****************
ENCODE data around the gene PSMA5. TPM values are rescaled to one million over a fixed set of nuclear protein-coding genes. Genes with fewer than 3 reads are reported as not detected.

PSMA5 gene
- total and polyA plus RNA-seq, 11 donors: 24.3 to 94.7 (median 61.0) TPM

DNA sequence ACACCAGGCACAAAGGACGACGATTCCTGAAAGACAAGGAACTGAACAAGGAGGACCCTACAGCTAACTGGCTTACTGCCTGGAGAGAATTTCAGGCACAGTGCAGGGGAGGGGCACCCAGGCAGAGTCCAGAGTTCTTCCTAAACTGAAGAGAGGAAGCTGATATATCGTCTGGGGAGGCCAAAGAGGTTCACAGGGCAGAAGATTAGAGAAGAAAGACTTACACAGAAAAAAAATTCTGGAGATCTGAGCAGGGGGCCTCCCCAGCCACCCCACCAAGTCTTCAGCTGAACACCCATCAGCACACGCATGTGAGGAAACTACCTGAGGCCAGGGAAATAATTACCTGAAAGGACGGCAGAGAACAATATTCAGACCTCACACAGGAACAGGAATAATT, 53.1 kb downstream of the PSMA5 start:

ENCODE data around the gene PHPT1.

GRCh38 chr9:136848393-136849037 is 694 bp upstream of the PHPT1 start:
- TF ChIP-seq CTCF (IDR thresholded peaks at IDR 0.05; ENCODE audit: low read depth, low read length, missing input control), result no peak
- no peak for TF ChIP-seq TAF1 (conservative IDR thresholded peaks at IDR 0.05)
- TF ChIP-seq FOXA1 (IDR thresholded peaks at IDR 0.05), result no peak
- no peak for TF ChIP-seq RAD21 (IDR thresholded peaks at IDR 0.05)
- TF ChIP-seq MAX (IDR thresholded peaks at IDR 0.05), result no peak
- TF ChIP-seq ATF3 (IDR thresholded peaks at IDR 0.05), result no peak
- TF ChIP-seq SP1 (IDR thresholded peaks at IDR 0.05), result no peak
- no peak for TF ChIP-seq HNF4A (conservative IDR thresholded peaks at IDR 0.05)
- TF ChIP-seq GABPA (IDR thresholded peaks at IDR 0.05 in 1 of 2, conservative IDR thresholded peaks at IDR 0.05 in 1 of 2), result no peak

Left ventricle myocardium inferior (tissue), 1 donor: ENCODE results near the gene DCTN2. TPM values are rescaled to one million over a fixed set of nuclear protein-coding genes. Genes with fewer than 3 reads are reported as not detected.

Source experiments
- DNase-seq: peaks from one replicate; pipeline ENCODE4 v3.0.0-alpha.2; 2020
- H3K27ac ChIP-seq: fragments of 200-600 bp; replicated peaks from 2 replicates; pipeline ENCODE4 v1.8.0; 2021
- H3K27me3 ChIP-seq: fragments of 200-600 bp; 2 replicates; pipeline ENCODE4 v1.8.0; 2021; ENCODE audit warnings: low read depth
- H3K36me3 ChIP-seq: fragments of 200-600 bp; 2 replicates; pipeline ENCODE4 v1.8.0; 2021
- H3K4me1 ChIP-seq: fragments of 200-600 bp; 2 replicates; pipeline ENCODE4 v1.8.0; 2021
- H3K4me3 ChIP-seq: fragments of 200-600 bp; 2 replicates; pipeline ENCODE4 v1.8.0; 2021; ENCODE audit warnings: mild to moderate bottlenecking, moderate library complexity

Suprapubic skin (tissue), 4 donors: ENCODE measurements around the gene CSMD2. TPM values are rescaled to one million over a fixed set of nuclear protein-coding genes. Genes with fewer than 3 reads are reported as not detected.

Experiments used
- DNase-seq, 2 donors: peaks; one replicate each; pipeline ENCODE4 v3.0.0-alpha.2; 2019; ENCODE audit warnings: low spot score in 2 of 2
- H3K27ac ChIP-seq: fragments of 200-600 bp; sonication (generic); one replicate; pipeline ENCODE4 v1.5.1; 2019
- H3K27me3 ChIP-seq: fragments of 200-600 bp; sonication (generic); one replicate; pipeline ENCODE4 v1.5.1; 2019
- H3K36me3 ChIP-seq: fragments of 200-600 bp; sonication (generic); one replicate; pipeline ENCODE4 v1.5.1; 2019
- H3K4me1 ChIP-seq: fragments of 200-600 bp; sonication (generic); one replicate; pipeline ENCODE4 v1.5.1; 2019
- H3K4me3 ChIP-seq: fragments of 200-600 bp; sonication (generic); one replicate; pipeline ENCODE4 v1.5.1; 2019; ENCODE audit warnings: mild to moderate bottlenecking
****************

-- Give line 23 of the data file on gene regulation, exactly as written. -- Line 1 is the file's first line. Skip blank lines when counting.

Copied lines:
- H3K4me3 ChIP-seq: fragments of 200-600 bp; 2 replicates; pipeline ENCODE4 v1.8.0; 2021; ENCODE audit warnings: mild to moderate bottlenecking, moderate library complexity